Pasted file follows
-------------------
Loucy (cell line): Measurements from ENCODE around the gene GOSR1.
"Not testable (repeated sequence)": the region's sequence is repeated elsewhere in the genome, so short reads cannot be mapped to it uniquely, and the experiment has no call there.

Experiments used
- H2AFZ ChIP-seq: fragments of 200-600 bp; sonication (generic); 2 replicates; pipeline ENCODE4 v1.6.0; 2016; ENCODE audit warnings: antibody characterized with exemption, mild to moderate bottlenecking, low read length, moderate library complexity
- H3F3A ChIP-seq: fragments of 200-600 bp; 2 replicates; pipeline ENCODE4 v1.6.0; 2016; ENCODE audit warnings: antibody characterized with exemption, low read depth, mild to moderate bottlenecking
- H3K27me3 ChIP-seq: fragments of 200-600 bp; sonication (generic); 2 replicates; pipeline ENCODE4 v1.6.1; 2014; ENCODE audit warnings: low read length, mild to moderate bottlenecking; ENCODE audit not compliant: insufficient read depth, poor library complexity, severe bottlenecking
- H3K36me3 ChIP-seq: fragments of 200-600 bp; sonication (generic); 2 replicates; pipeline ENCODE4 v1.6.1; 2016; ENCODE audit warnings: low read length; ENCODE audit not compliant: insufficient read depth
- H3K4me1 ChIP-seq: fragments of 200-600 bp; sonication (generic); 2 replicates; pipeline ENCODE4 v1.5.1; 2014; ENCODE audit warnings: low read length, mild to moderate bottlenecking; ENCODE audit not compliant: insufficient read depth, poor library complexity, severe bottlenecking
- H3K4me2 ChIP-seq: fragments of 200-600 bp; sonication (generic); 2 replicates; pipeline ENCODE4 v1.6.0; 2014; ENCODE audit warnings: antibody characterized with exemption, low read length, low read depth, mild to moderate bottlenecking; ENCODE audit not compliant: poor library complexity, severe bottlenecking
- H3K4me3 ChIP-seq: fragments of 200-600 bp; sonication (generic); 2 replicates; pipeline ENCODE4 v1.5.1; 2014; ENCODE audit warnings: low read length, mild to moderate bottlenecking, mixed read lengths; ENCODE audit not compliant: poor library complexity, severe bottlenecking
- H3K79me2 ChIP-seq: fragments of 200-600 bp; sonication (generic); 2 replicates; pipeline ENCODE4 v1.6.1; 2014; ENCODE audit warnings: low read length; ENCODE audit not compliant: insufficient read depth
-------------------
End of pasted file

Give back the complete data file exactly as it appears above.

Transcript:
Loucy (cell line): Measurements from ENCODE around the gene GOSR1.
"Not testable (repeated sequence)": the region's sequence is repeated elsewhere in the genome, so short reads cannot be mapped to it uniquely, and the experiment has no call there.

Experiments used
- H2AFZ ChIP-seq: fragments of 200-600 bp; sonication (generic); 2 replicates; pipeline ENCODE4 v1.6.0; 2016; ENCODE audit warnings: antibody characterized with exemption, mild to moderate bottlenecking, low read length, moderate library complexity
- H3F3A ChIP-seq: fragments of 200-600 bp; 2 replicates; pipeline ENCODE4 v1.6.0; 2016; ENCODE audit warnings: antibody characterized with exemption, low read depth, mild to moderate bottlenecking
- H3K27me3 ChIP-seq: fragments of 200-600 bp; sonication (generic); 2 replicates; pipeline ENCODE4 v1.6.1; 2014; ENCODE audit warnings: low read length, mild to moderate bottlenecking; ENCODE audit not compliant: insufficient read depth, poor library complexity, severe bottlenecking
- H3K36me3 ChIP-seq: fragments of 200-600 bp; sonication (generic); 2 replicates; pipeline ENCODE4 v1.6.1; 2016; ENCODE audit warnings: low read length; ENCODE audit not compliant: insufficient read depth
- H3K4me1 ChIP-seq: fragments of 200-600 bp; sonication (generic); 2 replicates; pipeline ENCODE4 v1.5.1; 2014; ENCODE audit warnings: low read length, mild to moderate bottlenecking; ENCODE audit not compliant: insufficient read depth, poor library complexity, severe bottlenecking
- H3K4me2 ChIP-seq: fragments of 200-600 bp; sonication (generic); 2 replicates; pipeline ENCODE4 v1.6.0; 2014; ENCODE audit warnings: antibody characterized with exemption, low read length, low read depth, mild to moderate bottlenecking; ENCODE audit not compliant: poor library complexity, severe bottlenecking
- H3K4me3 ChIP-seq: fragments of 200-600 bp; sonication (generic); 2 replicates; pipeline ENCODE4 v1.5.1; 2014; ENCODE audit warnings: low read length, mild to moderate bottlenecking, mixed read lengths; ENCODE audit not compliant: poor library complexity, severe bottlenecking
- H3K79me2 ChIP-seq: fragments of 200-600 bp; sonication (generic); 2 replicates; pipeline ENCODE4 v1.6.1; 2014; ENCODE audit warnings: low read length; ENCODE audit not compliant: insufficient read depth